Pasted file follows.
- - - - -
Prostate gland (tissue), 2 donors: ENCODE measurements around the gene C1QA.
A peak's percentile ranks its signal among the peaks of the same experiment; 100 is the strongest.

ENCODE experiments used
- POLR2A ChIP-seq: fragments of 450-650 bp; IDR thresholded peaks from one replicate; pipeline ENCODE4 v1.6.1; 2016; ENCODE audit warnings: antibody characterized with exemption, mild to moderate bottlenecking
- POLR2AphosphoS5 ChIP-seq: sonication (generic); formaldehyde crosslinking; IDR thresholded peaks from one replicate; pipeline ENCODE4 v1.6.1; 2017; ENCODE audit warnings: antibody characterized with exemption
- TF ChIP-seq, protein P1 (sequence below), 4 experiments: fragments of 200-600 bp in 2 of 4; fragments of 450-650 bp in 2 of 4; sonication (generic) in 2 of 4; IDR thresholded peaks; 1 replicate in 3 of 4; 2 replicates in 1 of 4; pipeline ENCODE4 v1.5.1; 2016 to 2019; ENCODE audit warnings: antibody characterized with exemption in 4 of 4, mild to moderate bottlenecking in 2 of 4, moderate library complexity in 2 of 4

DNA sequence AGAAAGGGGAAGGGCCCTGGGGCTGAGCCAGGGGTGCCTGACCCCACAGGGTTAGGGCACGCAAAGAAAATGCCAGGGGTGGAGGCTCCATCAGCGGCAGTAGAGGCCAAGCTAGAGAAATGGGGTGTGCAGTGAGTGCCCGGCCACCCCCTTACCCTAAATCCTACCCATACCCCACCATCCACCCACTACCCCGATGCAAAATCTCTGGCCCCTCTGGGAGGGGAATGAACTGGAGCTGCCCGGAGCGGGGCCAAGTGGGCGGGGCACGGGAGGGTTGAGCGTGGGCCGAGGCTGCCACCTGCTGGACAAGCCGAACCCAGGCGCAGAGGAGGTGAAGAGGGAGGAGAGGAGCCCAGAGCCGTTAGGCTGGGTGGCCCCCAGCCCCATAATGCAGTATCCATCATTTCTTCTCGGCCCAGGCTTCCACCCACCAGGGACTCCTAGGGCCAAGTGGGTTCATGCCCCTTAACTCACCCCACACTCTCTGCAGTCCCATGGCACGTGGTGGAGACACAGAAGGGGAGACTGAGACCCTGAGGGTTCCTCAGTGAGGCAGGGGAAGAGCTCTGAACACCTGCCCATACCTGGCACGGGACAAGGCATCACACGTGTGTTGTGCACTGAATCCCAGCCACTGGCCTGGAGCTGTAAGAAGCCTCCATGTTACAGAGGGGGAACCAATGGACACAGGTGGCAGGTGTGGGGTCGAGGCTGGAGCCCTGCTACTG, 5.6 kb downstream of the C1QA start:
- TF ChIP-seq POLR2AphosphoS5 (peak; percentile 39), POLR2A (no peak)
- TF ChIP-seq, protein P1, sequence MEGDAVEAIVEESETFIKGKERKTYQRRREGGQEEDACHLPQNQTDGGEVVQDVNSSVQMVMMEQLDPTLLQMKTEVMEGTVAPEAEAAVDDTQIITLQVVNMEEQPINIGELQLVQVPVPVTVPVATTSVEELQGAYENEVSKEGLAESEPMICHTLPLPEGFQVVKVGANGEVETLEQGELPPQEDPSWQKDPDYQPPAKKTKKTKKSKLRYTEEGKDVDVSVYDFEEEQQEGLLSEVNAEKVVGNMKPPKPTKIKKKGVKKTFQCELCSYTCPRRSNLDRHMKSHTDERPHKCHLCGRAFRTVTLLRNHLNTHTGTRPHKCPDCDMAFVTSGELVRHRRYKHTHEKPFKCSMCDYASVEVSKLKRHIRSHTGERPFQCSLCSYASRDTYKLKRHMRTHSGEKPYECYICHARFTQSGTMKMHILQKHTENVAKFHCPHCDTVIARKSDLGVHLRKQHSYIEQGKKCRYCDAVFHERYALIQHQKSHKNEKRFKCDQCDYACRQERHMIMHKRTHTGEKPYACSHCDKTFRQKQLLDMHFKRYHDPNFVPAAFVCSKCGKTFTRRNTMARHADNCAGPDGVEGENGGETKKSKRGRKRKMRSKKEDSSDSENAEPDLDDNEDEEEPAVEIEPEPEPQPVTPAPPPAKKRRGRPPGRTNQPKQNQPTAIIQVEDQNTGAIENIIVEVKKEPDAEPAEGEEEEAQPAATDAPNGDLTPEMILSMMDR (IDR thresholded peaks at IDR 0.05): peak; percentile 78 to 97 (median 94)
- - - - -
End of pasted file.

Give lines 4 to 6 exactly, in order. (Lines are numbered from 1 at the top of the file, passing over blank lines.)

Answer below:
- POLR2A ChIP-seq: fragments of 450-650 bp; IDR thresholded peaks from one replicate; pipeline ENCODE4 v1.6.1; 2016; ENCODE audit warnings: antibody characterized with exemption, mild to moderate bottlenecking
- POLR2AphosphoS5 ChIP-seq: sonication (generic); formaldehyde crosslinking; IDR thresholded peaks from one replicate; pipeline ENCODE4 v1.6.1; 2017; ENCODE audit warnings: antibody characterized with exemption
- TF ChIP-seq, protein P1 (sequence below), 4 experiments: fragments of 200-600 bp in 2 of 4; fragments of 450-650 bp in 2 of 4; sonication (generic) in 2 of 4; IDR thresholded peaks; 1 replicate in 3 of 4; 2 replicates in 1 of 4; pipeline ENCODE4 v1.5.1; 2016 to 2019; ENCODE audit warnings: antibody characterized with exemption in 4 of 4, mild to moderate bottlenecking in 2 of 4, moderate library complexity in 2 of 4